Does Size Matter For Riley Reiff?


The name that appears to show up as the eighth pick in most mock drafts is Iowa’s left tackle, Riley Reiff.  Even though the thought of drafting another offensive lineman in the first round is anything but appealing to Dolphin fans, this particular choice does make sense.

All signs are starting to point towards the Dolphins releasing the right side of their offensive line.  Right guard Vernon Carey and right tackle Marc Colombo are both unrestricted free agents who are beyond their prime and had a season to forget last year.  Once they are released, the Dolphins will need to fill this huge hole on the right side of the line and according to most draft “experts,” Riley Reiff will be the guy to do just that.  But will the short length of Reiff’s arms discourage the Dolphins from selecting him?

Reiff measured in at the NFL combine at 6’5” and 313 pounds with an arm length of 33 ¼ inches.  The coaches, scouts, and media were surprised by his short arms which lead to immediate speculation of his draft stock falling.  Rumors were floating around that he will not be able to effectively play the tackle position in the NFL and can only be utilized as a guard.  Furthermore, fans and other bloggers have recently been calling him “T-Rex.”

Conventional wisdom suggests that “great” offensive tackles have long arms.  After all, arm length is viewed by NFL scouts as a prominent measurable to determine a player’s reaching ability in both blocking and pass protection.  Linemen with longer arms are viewed to have a reach advantage over their opponents when battling in the trenches.  Even though the difference in size can be a matter of a few inches, this can still be an influential factor come draft night.  The sizes listed below are used as a general grading scale for scouts when evaluating arm length for tackles:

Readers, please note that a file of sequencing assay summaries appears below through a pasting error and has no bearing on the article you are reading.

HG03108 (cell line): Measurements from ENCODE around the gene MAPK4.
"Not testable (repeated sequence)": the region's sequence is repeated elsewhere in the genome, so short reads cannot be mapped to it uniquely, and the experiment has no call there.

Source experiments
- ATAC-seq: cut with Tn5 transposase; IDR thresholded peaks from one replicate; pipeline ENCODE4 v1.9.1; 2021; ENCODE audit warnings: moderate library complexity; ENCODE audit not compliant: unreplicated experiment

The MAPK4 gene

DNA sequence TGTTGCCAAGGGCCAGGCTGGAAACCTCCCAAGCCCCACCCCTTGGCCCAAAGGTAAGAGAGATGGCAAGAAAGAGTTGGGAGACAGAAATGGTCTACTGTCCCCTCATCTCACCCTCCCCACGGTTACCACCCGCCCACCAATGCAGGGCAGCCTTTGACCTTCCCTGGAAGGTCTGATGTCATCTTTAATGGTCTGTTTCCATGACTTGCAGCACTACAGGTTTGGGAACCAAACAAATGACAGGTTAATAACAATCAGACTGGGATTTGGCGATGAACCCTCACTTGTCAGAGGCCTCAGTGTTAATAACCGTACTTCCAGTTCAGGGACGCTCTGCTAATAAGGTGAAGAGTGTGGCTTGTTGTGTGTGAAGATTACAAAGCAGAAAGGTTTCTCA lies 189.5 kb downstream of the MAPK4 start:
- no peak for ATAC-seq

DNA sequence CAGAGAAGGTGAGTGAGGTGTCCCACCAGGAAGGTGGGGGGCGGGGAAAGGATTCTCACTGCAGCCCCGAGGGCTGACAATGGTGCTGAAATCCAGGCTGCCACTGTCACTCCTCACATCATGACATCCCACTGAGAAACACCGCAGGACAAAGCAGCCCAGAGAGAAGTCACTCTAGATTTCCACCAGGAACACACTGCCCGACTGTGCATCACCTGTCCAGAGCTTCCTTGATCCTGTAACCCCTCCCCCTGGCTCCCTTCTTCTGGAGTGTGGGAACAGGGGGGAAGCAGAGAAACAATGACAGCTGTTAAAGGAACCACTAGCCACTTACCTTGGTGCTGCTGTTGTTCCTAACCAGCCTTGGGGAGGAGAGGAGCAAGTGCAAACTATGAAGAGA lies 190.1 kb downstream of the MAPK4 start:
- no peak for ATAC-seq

Great:   35 plus inches

Good:   34 inches

Average:   33 inches

Below Average:   32 inches or below

But does size really matter?  The arm length of our very own Pro Bowl left tackle Jake Long is 35 ¾ inches.  Another great left tackle, Ryan Clady from the Denver Broncos, measures up at a monster 36 ¾ inches.  The list goes on for all of the elite present and past tackles with long arms.  However, stud tackles like Bryan Buloga (33 inches) from the Green Bay Packers and Joe Thomas (32 ½ inches) from the Cleveland Browns discredit the theory that great tackles must have 35 plus inch arm lengths.  Are these small arm guys an exception to the rule?

In my opinion, Reiff’s small arm length is not a deal breaker.  Sure, it would be ideal if he measured up to the status quo of an elite tackle but his quick feet and hands will compensate for his so called deficiency.  If Buloga and Thomas can be successful tackles, what’s stopping Reiff from doing the same?  Regardless, we will just have to wait until April 26th to find out how much impact Reiff’s arms had on his draft selection, if any.